Thickness of Closed Cell Insulation in 2×4 Walls
I’ve built a 200 sq ft structure (tiny house on wheels, not inspected) with 2×4 walls and 2×6 rafters. I’m ready to insulate and have been planning on using closed cell spray foam for the whole thing to avoid moisture issues in the unvented cathedral ceiling. (I would love to use Roxul instead if it were an option). I don’t have any can lights or skylights in the ceiling and only one penetration for the range hood.
My climate is 5A.
I’ve received several quotes for the closed cell. The first company suggested I only do 2″ in the walls since it wasn’t being inspected, which surprised me. He said that each additional inch of foam after that only gains you a fraction of what the first 2″ gets you(?)
I do like the idea of having a little bit of space to run a wire or move an electrical box if I have to do that at some point, but I don’t want to spend thousands of dollars to end up with the same R value as a fiberglass batt wall. My walls are already very tightly constructed (All exterior plywood panel edges land on blocking and are glued and screwed, so there is really no place for air to penetrate)
This company also suggested 4.5″ in the ceiling. The other companies suggested 3″ in the walls and 5″ in the ceiling.
I am inclined to do 2.5″ in the walls and 5″ in the ceiling, but please let me know if there are any other factors I’m not considering.
This is the installer I’m looking at right now (not the one who suggested 2″). Would someone with a better knowledge of spray foam installation quality mind taking a look at their portfolio and telling me whether their closed cell installation jobs look good?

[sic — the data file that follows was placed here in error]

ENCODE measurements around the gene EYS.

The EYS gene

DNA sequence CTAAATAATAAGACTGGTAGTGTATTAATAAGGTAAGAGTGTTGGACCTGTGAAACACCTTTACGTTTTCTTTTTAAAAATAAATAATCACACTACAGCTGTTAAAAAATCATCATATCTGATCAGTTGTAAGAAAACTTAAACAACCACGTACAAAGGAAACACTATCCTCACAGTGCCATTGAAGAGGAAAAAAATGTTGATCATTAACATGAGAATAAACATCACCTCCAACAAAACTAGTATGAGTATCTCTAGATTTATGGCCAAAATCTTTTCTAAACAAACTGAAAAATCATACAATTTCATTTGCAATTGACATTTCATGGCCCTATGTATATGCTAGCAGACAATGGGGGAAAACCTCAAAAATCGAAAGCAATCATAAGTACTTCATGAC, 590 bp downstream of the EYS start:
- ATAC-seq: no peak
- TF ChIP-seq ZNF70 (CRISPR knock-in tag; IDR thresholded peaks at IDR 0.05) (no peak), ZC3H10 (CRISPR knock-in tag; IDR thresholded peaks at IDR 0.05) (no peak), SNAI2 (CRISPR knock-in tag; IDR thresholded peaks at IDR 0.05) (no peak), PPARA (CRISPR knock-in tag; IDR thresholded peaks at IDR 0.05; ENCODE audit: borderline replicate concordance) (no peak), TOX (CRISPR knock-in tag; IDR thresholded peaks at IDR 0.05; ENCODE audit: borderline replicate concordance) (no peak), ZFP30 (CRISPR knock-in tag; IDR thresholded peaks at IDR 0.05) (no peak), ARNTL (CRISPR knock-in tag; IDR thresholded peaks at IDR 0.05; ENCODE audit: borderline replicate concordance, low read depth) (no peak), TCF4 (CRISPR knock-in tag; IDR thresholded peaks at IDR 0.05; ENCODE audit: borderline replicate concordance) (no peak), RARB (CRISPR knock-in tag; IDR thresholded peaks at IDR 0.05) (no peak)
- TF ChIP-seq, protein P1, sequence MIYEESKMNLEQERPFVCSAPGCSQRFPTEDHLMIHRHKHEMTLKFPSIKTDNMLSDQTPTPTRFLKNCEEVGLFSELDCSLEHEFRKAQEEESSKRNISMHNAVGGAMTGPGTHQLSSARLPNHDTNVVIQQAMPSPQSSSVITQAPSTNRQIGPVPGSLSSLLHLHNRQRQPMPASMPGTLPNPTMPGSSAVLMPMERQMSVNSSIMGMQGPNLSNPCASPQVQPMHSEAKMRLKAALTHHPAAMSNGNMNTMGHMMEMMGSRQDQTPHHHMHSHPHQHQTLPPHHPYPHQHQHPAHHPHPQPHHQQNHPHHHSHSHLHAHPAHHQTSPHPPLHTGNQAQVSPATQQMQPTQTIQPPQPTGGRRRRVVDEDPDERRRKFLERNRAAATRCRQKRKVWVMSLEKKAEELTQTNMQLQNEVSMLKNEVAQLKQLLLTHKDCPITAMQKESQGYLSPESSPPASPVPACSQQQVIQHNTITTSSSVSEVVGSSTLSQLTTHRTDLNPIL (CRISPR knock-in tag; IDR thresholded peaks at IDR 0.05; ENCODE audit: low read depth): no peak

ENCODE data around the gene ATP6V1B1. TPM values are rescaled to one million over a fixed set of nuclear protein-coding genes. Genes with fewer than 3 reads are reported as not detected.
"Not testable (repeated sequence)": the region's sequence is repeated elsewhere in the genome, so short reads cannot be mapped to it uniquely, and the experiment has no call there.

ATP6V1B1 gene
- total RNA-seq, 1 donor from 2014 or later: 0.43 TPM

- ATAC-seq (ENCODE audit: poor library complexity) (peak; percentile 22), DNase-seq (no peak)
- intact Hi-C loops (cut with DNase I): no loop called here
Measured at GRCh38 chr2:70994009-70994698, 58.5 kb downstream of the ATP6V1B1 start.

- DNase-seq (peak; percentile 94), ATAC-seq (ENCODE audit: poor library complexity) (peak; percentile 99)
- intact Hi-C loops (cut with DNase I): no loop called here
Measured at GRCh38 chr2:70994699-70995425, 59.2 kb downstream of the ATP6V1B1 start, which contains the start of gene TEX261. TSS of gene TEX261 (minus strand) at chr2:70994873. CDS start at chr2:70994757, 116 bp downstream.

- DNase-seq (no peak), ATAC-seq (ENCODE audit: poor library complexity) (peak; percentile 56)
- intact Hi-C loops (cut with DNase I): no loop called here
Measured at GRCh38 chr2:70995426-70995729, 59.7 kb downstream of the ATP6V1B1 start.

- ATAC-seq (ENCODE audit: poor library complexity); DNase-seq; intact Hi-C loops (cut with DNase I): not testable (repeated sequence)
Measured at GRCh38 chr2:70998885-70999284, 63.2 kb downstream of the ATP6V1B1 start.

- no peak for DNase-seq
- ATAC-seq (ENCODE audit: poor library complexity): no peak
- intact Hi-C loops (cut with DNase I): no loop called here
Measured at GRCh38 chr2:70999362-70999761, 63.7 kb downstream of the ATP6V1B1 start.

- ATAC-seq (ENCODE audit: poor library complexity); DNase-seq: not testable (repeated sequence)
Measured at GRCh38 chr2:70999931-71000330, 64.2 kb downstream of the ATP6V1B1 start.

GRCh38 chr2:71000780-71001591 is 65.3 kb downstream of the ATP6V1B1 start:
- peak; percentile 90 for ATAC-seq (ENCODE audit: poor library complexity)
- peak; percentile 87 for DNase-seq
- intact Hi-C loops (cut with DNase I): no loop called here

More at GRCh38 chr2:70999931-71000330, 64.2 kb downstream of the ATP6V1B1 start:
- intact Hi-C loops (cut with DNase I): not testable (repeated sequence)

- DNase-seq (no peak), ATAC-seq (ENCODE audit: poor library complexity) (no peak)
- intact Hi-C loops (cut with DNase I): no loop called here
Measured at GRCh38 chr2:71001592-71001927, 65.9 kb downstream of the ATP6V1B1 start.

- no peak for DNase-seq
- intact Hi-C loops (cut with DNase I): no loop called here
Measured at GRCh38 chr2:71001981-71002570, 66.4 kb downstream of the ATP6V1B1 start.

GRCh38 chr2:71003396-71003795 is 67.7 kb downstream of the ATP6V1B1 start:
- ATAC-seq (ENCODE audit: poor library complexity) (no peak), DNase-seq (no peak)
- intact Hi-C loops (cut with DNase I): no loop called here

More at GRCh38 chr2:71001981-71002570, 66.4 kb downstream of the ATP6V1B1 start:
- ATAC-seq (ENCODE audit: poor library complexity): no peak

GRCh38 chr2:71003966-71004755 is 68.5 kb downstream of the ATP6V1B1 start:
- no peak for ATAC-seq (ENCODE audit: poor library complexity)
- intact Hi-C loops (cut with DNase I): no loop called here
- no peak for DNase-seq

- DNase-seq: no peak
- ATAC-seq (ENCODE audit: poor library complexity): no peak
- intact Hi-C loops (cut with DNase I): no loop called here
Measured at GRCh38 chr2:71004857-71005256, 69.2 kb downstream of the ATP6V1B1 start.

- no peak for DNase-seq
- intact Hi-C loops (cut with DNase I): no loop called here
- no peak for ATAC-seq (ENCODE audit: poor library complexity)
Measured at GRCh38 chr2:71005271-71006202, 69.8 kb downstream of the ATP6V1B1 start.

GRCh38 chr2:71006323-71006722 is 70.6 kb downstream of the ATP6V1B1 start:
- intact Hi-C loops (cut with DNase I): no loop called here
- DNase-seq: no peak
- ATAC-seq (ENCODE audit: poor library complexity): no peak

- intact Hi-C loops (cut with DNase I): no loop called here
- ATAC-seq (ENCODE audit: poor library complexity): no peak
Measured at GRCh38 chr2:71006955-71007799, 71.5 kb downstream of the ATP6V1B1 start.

Thanks very much!
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The installer is correct that the additional performance of the additional inch isn't going to be "worth it", on a performance basis, given the high cost per R.
Of the three closed cell products listed on their w only the Lapolla is blown with the far less damaging HFO1234ze blowing agent. The Gaco and BASF products are blown with HFCs (usually HFC245fa) that are on the order of 1000x CO2 global warming potential @ 100 years, the opposite of "green building".
An inch of closed cell foam in the walls + compressed "contractor roll"R13s would be higher performance than 2" of any closed cell foam, due to the longer higher-R thermal bridging path on the framing fraction, and would have adequate dew point control to keep the fiberglass dry even in climate zone 6.
On the ceiling, 2" of Lapolla Foam-Lok 2000 4G (~R14) plus R15 batts would be higher performance than 4.5" of R7/inch foam, at your (likely higher than average for a full sized house) framing fraction. That would be a 45% + foam/total fraction, more than adequate dew point control for zone 5 (40% wouild be the minimum) and even the warm edge of zone 6. Even 2" of any R6/inch foam + R15 batts would have sufficient dew point margin for zone 5, but it would be just barely squeaking by with 2" of an R5/inch foam product (like water-blown 2.2.lb Icynene.)
For the napkin math on thermal performance of closed cell foam thermally bridged by framing see:
Thanks Dana. I hadn't thought of a 'flash and batt' technique being practical in this situation, but it sounds like I may have been wrong.
Would you still suggest foaming the walls too, or should I do batts + interior vapor barrier?